The ways in which social and physical activities are structured and handled are also important for most children. In an exemplary program, counseling staff will sit with children at meals; they will know that their attention to a lonely child will inspire other children to attend to a lonely child; they will know how to structure activities and choose leaders so that no child is left out of a group. They will also be sensitive to and have strategies for dealing with homesickness, group conflicts, and jealousies.


The skills of the instructional and counseling staff are the most important consideration. Are the "teachers" who will be instructing your child knowledgeable about the content area in which they are teaching and skilled in working with children who are your child's age? In looking at the literature of the program and in asking questions of the staff, determine whether the teachers have been selected on the basis of demonstrated competencies as teachers. Do they know how to respond to the special instructional needs of children with special abilities and talents in the areas in which they will be teaching? Do they know about the learning characteristics of the children they will be teaching? Have they had experience and training in working with gifted children?

Ask what training the staff has had, what supervision is provided, and who provides it. Do teachers receive feedback on their instruction? Is this feedback offered by individuals with strong backgrounds in teaching and supervision? If counselors without formal training in educational methods and child development also have roles as teachers, does the director or another supervisor train them in the skills they need to engage children? The counseling staff also should have knowledge of appropriate strategies for discipline.


Any program, whether it is a recreational program, an athletic program, or an academic program, should have adequate resources to engage the children it serves. A computer camp where children must wait long stretches of time for their turn at the computer is no more engaging than a recreational camp where they stand at the end of the lake and wait for their turn in the canoe. The activities schedule in any program must offer children access to the equipment, materials, and resources necessary for a positive experience.


Children who have invested their time in learning and practice - whether it be academic or athletic - deserve accurate and informative feedback about their learning. A quality program will communicate changes in student learning and skills to parents and children. Ask to see examples of evaluation forms. Another positive indicator of a good program is evidence that the program employs a self-evaluation process.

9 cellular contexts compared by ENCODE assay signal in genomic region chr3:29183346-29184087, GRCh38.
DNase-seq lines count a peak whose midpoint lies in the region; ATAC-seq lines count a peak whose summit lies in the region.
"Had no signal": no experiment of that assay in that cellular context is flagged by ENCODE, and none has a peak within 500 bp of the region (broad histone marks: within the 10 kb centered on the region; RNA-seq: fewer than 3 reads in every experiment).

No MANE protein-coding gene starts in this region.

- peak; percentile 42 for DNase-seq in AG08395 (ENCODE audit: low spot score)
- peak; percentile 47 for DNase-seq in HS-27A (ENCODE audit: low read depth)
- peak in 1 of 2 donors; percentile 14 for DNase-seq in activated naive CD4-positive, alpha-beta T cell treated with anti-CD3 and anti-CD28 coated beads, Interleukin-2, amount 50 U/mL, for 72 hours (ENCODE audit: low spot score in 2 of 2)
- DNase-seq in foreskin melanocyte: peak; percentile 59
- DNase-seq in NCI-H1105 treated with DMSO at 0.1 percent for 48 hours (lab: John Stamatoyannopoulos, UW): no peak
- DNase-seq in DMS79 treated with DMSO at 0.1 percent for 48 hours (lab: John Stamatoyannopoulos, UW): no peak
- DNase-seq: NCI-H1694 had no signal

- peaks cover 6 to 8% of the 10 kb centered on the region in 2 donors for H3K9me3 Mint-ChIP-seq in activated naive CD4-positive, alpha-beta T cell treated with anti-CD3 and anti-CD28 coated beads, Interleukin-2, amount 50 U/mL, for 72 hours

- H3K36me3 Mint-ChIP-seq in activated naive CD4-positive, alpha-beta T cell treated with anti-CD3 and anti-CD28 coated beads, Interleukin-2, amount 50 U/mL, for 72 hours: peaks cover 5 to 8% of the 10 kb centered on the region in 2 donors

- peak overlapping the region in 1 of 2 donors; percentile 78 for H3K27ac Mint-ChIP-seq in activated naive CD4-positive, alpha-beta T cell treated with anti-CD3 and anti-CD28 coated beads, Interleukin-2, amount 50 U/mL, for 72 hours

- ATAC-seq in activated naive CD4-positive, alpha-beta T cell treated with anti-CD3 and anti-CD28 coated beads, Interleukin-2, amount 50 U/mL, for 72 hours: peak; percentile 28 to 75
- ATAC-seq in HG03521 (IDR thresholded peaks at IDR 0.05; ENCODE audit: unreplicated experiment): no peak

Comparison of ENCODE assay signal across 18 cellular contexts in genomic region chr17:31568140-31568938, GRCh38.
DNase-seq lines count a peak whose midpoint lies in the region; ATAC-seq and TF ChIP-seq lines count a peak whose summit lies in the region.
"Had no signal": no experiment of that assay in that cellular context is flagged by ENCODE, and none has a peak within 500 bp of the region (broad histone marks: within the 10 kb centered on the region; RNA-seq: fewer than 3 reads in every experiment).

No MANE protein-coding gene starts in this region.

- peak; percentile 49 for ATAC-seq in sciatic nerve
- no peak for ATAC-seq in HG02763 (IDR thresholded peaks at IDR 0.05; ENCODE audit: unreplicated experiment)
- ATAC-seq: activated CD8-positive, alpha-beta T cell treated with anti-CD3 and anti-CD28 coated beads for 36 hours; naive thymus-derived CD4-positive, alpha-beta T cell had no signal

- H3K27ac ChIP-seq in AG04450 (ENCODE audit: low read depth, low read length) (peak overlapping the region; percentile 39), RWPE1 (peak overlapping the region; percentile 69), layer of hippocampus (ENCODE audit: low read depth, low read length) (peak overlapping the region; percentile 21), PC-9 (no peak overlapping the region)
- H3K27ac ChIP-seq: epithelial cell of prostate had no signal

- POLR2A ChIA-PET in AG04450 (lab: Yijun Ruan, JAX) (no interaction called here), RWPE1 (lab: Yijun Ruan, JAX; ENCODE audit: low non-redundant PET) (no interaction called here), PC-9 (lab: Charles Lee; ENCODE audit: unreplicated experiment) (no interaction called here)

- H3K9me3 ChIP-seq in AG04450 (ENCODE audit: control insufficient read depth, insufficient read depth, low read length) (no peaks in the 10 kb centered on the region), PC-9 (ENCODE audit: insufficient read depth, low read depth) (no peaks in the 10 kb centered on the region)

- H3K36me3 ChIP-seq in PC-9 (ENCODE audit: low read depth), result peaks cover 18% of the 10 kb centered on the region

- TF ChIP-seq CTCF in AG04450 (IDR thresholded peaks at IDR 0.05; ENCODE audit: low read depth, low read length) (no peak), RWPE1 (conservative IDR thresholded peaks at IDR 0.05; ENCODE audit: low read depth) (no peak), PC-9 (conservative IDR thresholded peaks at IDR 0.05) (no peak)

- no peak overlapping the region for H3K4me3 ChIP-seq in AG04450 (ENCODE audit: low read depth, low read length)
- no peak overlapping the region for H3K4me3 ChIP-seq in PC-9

Does the program have clear guidelines for student behavior? Do you agree with the rules that have been established and the consequences of breaking those rules? The program setting and children's ages will determine some of these rules. Each program also must have rules for student behavior that prevent the mistreatment of students and establish an environment where everyone can feel comfortable and protected. Whether these rules are explicit or implicit, the staff should be able to clearly articulate the parameters of acceptable behavior.


There are many ways in which summer programs can instill feelings of inferiority or generate feelings of inadequacy. Has the staff been selected to represent diverse populations? Will young women and girls see adult females engaging in and enjoying mathematics, computers, and science? Will there be African-American staff who can serve as role models for the students? Are there opportunities within the curriculum to explore the contributions of people of all ages, genders, and cultures? Most importantly, are all children treated with equal respect by the staff?


There are several sources of information that will help you find out about the quality of the programs offered. First, there are printed materials. Many programs offer schedules, course descriptions, etc. Program directors and the teaching staff should be willing to share the curriculum and the instructional strategies used. While they may revise instructional offerings from year to year, examples from past years will be helpful. Talking to students who have attended in the past is very useful. And one great testimony is how many children return regularly and even return to be counselors and teachers.


In those cases where you may not be able to find an ideal match for your child, weigh most heavily your child's flexibility (not yours!), the quality and potential level of engagement, and the likely value of the experience for your child. 

Carolyn M. Callahan, Ph.D.
NAGC President
March 1997
Parenting for High Potential